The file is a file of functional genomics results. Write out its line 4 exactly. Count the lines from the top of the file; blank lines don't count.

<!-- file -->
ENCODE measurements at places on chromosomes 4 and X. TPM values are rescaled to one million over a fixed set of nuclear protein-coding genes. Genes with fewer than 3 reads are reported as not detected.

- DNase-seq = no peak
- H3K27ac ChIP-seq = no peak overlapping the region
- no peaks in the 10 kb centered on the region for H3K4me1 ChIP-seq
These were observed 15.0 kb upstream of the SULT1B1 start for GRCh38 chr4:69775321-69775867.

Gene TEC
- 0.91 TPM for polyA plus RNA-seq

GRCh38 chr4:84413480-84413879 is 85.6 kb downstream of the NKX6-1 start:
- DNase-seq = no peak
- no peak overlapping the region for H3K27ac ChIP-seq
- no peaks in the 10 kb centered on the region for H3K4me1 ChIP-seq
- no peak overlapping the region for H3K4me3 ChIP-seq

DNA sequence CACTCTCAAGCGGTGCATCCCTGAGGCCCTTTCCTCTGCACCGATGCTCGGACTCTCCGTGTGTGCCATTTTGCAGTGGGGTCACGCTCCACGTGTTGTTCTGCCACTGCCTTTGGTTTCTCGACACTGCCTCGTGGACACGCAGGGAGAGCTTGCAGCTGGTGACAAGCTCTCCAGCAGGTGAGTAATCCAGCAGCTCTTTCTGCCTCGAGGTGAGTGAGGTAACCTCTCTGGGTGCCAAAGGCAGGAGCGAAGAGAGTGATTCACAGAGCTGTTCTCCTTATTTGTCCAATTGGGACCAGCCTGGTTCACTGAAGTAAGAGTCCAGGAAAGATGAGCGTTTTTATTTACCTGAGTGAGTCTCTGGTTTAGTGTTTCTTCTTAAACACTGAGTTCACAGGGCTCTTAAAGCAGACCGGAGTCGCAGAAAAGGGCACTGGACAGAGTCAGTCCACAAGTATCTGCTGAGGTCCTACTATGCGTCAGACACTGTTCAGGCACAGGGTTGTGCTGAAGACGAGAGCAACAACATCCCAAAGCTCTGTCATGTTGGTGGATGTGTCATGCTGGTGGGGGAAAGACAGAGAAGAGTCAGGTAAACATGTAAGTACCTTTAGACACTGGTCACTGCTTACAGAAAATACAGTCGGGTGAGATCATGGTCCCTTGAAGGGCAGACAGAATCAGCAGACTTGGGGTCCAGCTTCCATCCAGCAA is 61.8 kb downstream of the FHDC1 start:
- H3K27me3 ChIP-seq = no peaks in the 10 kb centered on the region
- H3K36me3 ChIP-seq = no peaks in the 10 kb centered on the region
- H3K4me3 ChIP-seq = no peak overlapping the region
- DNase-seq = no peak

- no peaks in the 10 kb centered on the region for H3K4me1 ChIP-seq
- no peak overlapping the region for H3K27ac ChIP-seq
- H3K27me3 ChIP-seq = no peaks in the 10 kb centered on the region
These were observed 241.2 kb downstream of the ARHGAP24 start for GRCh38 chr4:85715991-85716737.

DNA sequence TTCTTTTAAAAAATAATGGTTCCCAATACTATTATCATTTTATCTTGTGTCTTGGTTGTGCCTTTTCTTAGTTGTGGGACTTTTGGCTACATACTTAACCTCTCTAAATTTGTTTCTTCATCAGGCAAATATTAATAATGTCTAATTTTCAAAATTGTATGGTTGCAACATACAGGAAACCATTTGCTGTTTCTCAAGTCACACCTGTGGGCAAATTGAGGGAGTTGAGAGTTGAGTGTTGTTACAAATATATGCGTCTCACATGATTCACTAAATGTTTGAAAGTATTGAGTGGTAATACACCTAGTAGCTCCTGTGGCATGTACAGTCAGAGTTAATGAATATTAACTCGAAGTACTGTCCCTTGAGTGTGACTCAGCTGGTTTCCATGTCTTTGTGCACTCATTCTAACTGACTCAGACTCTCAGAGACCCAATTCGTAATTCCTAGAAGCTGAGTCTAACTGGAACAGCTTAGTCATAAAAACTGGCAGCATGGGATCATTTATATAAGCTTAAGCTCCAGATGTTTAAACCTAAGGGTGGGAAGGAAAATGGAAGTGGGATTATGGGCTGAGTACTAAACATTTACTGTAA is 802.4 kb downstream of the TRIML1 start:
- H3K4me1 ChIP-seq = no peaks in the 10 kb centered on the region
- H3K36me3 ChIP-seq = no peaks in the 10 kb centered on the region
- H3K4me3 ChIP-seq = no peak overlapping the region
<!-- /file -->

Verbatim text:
- no peaks in the 10 kb centered on the region for H3K4me1 ChIP-seq